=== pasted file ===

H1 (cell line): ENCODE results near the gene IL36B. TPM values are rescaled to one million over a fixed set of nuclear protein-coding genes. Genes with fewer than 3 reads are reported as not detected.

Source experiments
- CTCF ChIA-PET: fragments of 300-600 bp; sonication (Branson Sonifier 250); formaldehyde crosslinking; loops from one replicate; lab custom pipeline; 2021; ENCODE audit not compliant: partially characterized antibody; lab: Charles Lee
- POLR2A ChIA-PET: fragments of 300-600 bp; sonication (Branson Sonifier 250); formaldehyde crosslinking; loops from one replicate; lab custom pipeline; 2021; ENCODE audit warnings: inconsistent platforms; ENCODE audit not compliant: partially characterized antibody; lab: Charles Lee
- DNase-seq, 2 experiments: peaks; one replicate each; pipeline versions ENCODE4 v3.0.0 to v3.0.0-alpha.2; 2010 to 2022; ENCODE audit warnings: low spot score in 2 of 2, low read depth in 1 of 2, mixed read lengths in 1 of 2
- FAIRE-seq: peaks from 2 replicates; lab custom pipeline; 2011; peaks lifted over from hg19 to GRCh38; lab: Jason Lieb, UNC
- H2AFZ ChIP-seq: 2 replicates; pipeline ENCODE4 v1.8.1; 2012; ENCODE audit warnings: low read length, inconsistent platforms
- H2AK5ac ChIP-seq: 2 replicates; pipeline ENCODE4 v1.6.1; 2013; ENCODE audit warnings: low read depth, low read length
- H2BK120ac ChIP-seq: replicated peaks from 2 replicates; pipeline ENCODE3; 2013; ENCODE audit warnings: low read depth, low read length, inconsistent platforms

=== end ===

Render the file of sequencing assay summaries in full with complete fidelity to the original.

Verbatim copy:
H1 (cell line): ENCODE results near the gene IL36B. TPM values are rescaled to one million over a fixed set of nuclear protein-coding genes. Genes with fewer than 3 reads are reported as not detected.

Source experiments
- CTCF ChIA-PET: fragments of 300-600 bp; sonication (Branson Sonifier 250); formaldehyde crosslinking; loops from one replicate; lab custom pipeline; 2021; ENCODE audit not compliant: partially characterized antibody; lab: Charles Lee
- POLR2A ChIA-PET: fragments of 300-600 bp; sonication (Branson Sonifier 250); formaldehyde crosslinking; loops from one replicate; lab custom pipeline; 2021; ENCODE audit warnings: inconsistent platforms; ENCODE audit not compliant: partially characterized antibody; lab: Charles Lee
- DNase-seq, 2 experiments: peaks; one replicate each; pipeline versions ENCODE4 v3.0.0 to v3.0.0-alpha.2; 2010 to 2022; ENCODE audit warnings: low spot score in 2 of 2, low read depth in 1 of 2, mixed read lengths in 1 of 2
- FAIRE-seq: peaks from 2 replicates; lab custom pipeline; 2011; peaks lifted over from hg19 to GRCh38; lab: Jason Lieb, UNC
- H2AFZ ChIP-seq: 2 replicates; pipeline ENCODE4 v1.8.1; 2012; ENCODE audit warnings: low read length, inconsistent platforms
- H2AK5ac ChIP-seq: 2 replicates; pipeline ENCODE4 v1.6.1; 2013; ENCODE audit warnings: low read depth, low read length
- H2BK120ac ChIP-seq: replicated peaks from 2 replicates; pipeline ENCODE3; 2013; ENCODE audit warnings: low read depth, low read length, inconsistent platforms